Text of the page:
Glee School Shooting Episode Sparks Controversy — Too Soon After Newtown?
Thursday’s episode of “Glee” has sparked controversy over its depiction of a school shooting at the fictional McKinley High.
The show began with a “viewer discretion is advised” disclaimer regarding the portrayal of school violence, and shots rang out partway through the episode, prompting characters to hide out in classrooms and try to protect each other from the presumed danger.
No one was actually injured, and the show’s message ultimately seemed to be about telling people how much you care for them while you still have the chance — but some are questioning whether it was aired too soon after December’s massacre at Sandy Hook Elementary School in Newton, Connecticut.
Some parents were warned in advance, thanks to an e-mail sent out by the school superintendent and a Newtown victims advocacy group, leaving them disappointed by the news but grateful to be told before the broadcast. Many tuned in anyway, and later expressed shock that the series actually went there. “It was so realistic that I couldn’t believe it,” Sandy Hook parent Tracy Muzzio told NBC Connecticut. “This close to the tragedy without any warning, I believe was inconsiderate.”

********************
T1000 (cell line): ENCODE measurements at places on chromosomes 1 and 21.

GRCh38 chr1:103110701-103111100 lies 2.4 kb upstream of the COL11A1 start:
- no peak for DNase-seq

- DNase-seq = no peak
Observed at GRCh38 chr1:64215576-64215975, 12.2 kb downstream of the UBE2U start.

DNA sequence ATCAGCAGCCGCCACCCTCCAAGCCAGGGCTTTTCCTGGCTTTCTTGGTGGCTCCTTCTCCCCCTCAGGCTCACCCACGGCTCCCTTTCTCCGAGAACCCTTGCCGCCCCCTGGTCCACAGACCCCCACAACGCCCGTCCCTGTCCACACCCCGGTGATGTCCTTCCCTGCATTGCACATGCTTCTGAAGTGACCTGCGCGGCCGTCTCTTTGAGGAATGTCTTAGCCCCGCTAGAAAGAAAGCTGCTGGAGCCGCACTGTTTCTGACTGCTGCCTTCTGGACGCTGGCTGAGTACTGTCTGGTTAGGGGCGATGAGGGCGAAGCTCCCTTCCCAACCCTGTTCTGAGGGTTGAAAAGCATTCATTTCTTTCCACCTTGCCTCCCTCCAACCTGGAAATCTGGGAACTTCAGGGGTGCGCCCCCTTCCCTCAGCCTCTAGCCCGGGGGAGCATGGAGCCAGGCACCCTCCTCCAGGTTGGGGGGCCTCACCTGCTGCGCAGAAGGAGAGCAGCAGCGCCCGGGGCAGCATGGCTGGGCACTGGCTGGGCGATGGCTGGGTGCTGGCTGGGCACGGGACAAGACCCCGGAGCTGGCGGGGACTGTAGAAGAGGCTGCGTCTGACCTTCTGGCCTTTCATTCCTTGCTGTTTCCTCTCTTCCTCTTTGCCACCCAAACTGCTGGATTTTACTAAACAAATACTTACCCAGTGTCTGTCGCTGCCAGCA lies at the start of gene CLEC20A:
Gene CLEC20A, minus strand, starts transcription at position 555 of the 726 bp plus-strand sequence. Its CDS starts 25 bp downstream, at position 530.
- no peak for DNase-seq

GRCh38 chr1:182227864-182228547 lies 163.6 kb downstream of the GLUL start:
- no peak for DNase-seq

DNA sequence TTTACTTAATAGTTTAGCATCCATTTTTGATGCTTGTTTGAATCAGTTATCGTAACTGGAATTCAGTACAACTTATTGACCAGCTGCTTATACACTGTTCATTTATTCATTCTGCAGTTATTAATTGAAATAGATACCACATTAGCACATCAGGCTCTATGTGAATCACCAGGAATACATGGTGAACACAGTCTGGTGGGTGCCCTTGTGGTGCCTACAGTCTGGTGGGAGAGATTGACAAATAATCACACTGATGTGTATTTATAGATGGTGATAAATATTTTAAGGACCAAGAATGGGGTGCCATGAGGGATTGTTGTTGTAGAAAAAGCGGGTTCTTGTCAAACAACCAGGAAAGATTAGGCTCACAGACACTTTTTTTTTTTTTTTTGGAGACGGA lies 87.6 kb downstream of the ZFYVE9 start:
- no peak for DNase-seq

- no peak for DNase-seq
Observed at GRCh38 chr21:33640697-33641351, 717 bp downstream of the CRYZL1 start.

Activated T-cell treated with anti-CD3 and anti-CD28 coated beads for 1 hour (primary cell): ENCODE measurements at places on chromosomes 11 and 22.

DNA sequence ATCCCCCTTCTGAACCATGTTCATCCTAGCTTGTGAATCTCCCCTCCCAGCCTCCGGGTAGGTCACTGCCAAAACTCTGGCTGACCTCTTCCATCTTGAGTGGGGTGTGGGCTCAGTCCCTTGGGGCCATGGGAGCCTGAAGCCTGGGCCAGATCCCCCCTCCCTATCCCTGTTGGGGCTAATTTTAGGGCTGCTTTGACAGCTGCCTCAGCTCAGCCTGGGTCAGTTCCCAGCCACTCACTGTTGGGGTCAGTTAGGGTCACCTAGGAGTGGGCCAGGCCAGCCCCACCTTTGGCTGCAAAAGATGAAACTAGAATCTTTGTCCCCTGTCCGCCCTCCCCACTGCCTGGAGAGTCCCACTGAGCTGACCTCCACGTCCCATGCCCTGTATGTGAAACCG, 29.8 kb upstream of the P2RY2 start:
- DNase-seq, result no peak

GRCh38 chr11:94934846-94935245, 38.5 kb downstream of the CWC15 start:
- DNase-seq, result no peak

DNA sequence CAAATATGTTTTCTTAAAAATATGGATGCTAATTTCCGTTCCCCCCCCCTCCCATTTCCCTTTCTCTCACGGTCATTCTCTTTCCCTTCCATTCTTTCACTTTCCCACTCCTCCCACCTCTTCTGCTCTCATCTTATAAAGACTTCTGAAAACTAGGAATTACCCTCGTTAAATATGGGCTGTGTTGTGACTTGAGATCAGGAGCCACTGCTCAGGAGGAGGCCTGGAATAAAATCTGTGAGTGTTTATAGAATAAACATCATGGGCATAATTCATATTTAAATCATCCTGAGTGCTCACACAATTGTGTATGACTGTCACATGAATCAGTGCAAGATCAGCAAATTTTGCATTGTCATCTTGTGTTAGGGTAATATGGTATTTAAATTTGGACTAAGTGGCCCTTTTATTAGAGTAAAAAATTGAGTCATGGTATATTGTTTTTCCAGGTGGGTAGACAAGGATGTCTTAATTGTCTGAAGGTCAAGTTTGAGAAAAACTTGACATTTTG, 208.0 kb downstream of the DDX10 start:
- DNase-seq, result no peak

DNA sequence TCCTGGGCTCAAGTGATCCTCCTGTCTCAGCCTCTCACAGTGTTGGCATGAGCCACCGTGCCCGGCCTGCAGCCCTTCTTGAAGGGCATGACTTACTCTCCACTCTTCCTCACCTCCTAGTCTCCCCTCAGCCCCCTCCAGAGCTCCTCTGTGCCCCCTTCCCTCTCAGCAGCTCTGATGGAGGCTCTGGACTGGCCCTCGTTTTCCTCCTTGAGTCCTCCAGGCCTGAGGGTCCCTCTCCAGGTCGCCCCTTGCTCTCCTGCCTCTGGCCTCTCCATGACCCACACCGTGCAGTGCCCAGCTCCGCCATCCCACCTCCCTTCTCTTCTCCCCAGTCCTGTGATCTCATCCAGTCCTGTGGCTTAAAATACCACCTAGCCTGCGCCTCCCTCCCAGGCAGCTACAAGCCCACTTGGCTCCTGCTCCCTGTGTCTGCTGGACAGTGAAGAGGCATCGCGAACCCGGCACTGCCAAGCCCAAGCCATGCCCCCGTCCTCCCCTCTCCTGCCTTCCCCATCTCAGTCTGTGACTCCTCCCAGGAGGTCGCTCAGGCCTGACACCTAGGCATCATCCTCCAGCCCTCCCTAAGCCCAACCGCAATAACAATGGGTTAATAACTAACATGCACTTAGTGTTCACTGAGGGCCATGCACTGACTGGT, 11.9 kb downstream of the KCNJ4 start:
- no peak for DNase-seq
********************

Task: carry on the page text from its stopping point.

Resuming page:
Fellow parent Andrew Paley didn’t watch the episode, but still criticized FOX for airing it. “We’re going through a healing phase right now and without giving us any kind of warning, it’s going to open up wounds we’re trying to close right now,” he said. Others were critical that the shooter — who actually fired the gun accidentally when Jane Lynch’s character convinced her to turn it in — turned out to be the show’s lone character with Down Syndrome. Still, not everyone objected to the storyline — which was reportedly in the works before the Newtown tragedy — and creator Ryan Murphy called it the series’ most “powerful” episode ever.
Tell us: Do you think the “Glee” episode was exploitative? Or was it a meaningful way to address school violence? Note: Video is no longer available.